Miami-Dade: After the death of George Floyd at the hands of the Minneapolis police and the ensuing upheaval last summer, a girls Catholic school in Miami decided to adopt an inclusion policy and amend its mission statement to commit to opposing discrimination and racism. It didn’t go over too well with the parents of the students at Carrollton School of the Sacred Heart. More than 150 parents and alumni, including former Florida House Speaker José Oliva and Coral Gables vice mayor Vince Lago, signed a letter to school officials that said the school’s efforts were not compatible with its Catholic foundation. Miami Herald.

Hillsborough: The school district has a new chief financial officer. Romaneir Johnson, who had been working as senior fiscal director for the California Collaborative for Educational Excellence, was recently hired to replace Gretchen Saunders. Saunders is now the CFO for the St. Johns County School District. Tampa Bay Times. A 9-year-old was waiting for his school bus to arrive Thursday morning when a vehicle struck him and then drove away. The boy is hospitalized with head injuries. Police are asking for the public’s help to find the driver.  Tampa Bay Times. A former fashion design teacher and girls track coach at Bloomingdale High School has pleaded guilty to more than 300 criminal charges related to his secret filming of students undressing at school. Mark William Ackett, 52, will be sentenced May 10. The maximum penalty could be life in prison. WFLA. Tampa Bay Times.

Palm Beach: A 4th-grade teacher at Grove Park Elementary School in Palm Beach Gardens has been arrested and charged with soliciting a 2-year-old child. Deputies said Xavier Alexander, 27, who is charged with solicitation of a minor and traveling to meet a minor, is also a babysitter listed on several nanny websites. Miami Herald. Sun Sentinel. WPLG. WPTV. WPEC.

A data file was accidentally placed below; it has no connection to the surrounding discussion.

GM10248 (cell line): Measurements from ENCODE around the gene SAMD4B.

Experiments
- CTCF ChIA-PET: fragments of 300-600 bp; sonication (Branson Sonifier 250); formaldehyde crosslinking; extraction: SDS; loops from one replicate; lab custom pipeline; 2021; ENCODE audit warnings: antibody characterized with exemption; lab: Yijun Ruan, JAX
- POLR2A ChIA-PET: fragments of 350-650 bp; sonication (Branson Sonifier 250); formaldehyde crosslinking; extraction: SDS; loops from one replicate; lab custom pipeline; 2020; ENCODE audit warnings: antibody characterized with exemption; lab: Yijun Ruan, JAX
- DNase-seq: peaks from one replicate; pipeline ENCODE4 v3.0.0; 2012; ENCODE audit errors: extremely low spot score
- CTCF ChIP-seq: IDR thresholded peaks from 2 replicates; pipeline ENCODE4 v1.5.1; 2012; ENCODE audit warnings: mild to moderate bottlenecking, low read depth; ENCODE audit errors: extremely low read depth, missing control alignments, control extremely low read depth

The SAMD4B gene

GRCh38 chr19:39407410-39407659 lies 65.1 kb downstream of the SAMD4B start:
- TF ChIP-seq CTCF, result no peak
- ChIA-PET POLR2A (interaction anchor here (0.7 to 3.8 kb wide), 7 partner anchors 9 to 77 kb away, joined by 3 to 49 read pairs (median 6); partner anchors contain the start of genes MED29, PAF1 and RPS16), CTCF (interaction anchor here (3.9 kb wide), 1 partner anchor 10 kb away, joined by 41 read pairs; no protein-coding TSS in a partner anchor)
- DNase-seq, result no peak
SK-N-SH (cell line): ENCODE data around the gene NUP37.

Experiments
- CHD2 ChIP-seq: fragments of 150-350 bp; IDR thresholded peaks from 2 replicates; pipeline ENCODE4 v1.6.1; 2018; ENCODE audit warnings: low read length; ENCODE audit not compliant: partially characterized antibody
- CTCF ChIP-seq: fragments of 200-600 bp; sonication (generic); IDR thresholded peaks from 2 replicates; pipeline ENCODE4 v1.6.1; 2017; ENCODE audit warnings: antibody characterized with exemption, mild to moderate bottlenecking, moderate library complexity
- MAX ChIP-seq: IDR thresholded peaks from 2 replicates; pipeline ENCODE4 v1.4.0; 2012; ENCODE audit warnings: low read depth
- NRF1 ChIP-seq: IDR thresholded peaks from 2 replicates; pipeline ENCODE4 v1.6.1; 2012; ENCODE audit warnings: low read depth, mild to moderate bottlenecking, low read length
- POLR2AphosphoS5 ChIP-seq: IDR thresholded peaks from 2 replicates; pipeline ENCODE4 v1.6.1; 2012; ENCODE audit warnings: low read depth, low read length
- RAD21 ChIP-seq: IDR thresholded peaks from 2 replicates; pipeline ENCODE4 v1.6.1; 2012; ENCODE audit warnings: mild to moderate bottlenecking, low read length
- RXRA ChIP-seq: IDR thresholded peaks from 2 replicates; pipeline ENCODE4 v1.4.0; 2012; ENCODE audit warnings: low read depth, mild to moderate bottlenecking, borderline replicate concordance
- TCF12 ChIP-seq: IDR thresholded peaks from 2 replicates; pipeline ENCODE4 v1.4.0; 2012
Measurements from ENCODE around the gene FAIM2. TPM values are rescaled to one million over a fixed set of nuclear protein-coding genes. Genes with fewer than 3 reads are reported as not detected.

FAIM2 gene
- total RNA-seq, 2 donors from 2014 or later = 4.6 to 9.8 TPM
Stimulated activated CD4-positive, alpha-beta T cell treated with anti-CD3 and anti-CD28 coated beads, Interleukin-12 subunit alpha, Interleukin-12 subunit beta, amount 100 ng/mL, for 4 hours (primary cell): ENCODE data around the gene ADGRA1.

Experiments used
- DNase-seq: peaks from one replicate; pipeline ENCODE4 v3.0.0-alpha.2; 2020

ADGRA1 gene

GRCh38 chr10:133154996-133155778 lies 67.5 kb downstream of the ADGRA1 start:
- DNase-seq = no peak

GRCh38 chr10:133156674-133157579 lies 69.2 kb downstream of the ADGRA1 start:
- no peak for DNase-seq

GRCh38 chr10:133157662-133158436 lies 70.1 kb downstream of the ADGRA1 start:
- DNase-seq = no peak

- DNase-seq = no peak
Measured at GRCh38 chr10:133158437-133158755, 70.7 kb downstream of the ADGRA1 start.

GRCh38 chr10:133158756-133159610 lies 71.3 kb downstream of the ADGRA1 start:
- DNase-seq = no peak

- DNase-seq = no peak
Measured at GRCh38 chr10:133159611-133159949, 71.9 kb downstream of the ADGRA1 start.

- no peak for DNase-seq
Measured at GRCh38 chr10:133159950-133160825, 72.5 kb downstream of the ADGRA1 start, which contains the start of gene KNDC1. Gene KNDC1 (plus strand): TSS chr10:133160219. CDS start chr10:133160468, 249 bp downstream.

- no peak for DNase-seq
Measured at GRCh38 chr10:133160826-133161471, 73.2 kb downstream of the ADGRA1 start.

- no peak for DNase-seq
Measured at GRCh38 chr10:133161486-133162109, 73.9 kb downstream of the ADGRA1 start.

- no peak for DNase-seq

Manatee: Manatee County School Board member Scott Hopes has been hired as the acting county administrator by county commissioners. He begins the $187,000-a-year job immediately, but will remain on the school board until Gov. Ron DeSantis appoints his successor. Hopes replaces Cheri Coryea, who was forced out of the job in November. Bradenton Herald. Sarasota Herald-Tribune.

Sarasota: In his state of the schools message, Superintendent Brennan Asplen said he was planning for a more normal school year in the fall, and said his top priority is closing the achievement gap that has persisted in the district. He said the most recent data show 72 percent of white students were proficient or better on a language arts test, compared to 54 percent of Hispanic students and 40 percent of black students. “The gap is not closing … it hasn’t closed over five years,” he said. Sarasota Herald-Tribune. Charlotte Sun.

Escambia: A social studies teacher and football coach at Booker T. Washington High School in Pensacola has been arrested and charged with raping and beating a woman. James McCoy, 37, was arrested Monday and has been suspended by the school district. The alleged assault occurred Sunday, police said. Pensacola News Journal.

Clay: School board members have approved a proposal to hire two companies to maintain the district’s athletic fields in Fleming Island. A company had been doing the work since 2012 but without a contract, and some board members worried that the quality of the work would decline if a contract was signed. WJXT.